Conagra’s Mrs. Butterworth is also under review. “Mrs. Butterworth's origin and race have never been specified by the brand. But the dark coloring of the syrup in the clear bottle gives many people the idea she is meant to represent a Black woman,” writes Wohl.
“‘The Mrs. Butterworth's brand, including its syrup packaging, is intended to evoke the images of a loving grandmother,’ Conagra said in a statement. ‘We stand in solidarity with our Black and Brown communities and we can see that our packaging may be interpreted in a way that is wholly inconsistent with our values.’” In any case, a change to the packaging—the objectification of a woman—is welcome.
Ad Age’s "Future of Creativity" event concludes online today, with sessions focusing on young talent in the industry. This morning, Ad Age Associate Creativity Editor Alexandra Jardine moderates a roundtable with Droga5’s Lauren Ferreira, BBDO’s Bianca Guimaraes and GSD&M’s Angela Brown and Randy Romero, all accomplished young agency talent.
Twitter’s God-is Rivera will talk about how to engage Black voices with Jamira Burley from the Global Business Coalition for Education, MRM//McCann’s Jayelle Dorsainville and Condé Nast’s Brendon Henderson.
If you missed yesterday’s sessions, catch up here with sessions on freelance work during the pandemic with author Kathy Hepinstall Parks and Justin Gignac of Working Not Working; a session on diversity and inclusion with Ryan Ford of Cashmere, Briana Patrick of Goodby Silverstein & Partners and Christena Pyle of Time’s Up; and go behind the scenes on the creation of McCann’s “True Name” campaign for Mastercard.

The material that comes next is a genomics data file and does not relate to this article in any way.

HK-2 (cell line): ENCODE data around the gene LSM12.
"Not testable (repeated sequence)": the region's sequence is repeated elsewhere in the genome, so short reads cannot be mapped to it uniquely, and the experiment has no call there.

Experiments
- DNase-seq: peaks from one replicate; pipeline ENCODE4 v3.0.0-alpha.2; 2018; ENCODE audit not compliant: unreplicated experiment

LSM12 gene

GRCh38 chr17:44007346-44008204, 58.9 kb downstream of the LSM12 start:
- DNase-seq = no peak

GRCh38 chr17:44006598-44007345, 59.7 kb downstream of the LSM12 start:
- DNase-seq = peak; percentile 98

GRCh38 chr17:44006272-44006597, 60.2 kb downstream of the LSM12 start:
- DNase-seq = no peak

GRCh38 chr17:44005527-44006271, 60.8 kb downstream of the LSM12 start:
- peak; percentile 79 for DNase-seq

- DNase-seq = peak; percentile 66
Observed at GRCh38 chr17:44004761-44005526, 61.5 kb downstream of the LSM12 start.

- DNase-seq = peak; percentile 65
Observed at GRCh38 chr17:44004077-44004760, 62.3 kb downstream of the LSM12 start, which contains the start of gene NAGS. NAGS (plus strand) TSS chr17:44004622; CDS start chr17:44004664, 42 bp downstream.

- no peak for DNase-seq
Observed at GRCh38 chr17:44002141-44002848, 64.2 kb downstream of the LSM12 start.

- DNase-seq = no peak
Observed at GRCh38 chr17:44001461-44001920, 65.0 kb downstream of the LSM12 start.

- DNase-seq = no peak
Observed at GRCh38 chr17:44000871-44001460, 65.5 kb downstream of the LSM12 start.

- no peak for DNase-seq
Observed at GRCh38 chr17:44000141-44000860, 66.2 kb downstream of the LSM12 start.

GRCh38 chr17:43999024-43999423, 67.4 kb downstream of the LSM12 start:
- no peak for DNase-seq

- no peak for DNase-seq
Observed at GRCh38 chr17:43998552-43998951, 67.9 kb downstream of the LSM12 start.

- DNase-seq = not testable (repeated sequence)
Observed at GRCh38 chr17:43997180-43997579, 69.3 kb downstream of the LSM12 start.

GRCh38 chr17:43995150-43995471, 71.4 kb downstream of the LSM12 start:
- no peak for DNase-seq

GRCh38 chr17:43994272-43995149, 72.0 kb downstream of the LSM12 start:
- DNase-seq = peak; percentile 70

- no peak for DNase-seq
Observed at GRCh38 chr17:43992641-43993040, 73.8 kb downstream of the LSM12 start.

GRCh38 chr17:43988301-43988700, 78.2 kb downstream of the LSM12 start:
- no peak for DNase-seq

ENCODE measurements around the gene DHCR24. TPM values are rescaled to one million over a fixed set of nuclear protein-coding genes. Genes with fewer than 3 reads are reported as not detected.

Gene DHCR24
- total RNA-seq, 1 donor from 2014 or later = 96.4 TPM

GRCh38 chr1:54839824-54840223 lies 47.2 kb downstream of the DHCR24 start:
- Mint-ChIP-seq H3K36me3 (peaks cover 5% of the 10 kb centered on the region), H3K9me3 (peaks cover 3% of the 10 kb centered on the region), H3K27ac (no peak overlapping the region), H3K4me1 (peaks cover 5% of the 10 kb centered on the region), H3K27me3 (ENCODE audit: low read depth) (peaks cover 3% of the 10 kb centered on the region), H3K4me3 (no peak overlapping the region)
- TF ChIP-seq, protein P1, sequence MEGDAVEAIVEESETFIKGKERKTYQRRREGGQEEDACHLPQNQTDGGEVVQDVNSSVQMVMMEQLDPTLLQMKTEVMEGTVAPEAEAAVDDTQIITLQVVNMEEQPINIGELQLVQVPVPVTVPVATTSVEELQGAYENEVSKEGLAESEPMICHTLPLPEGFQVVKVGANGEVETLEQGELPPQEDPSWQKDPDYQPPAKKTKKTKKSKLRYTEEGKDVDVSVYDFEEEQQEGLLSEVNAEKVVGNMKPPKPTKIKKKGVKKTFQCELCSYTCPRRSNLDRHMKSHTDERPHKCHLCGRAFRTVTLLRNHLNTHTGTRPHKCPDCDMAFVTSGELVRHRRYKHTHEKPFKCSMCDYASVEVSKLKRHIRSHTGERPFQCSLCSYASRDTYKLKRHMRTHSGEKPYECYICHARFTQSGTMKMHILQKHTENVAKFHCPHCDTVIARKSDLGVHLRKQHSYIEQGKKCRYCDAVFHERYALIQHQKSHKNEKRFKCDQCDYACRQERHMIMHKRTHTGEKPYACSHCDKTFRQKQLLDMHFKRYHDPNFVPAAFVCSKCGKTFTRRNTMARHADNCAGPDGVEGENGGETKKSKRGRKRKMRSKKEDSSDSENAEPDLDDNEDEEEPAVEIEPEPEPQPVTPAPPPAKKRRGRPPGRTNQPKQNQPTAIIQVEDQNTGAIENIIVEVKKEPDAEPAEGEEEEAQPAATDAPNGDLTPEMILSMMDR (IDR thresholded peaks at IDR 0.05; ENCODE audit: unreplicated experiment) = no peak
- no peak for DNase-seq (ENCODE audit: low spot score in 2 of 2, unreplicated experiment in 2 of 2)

Heavy subjects: Ozzy Osbourne and Black Sabbath have been vocal in their support for Black Lives Matter, and now metalheads can embrace both with a new BLM T-shirt that uses the typeface and coloration of the band’s 1971 album “Master of Reality.” All proceeds go to the Black Lives Matter Global Network Foundation.
Stir crazy: Little Caesar’s has a new offering for pizza fans stuck indoors and craving a new way to enjoy cheese and bread together. Stuffed crazy bread (i.e., breadsticks) is rolling out with a campaign featuring a fictitious daredevil who’s just brave enough to eat it himself. “The chain debated whether to add new items during the pandemic but ultimately decided to do so because it saw pent-up demand,” writes Jessica Wohl.
Summer break: Civil rights groups called for a boycott of Facebook to protest its refusal to fact-check posts from politicians who spread false information or promote violence. “The NAACP, the Anti-Defamation League and Sleeping Giants advocated that advertisers stop buying ads from the company through the month of July,” writes Ad Age’s Garett Sloane. “‘We are asking all businesses to stand in solidarity with our most deeply held American values of freedom, equality and justice and not advertise on Facebook’s services in July,’ the civil rights groups said in an ad that appeared in The Los Angeles Times. ‘Let’s send Facebook a powerful message: Your profits will never be worth promoting hate, bigotry, racism, antisemitism and violence.’”
That does it for today’s Wake-Up Call. Thanks for reading and we hope you are all staying safe and well. For more industry news and insight, follow us on Twitter: @adage.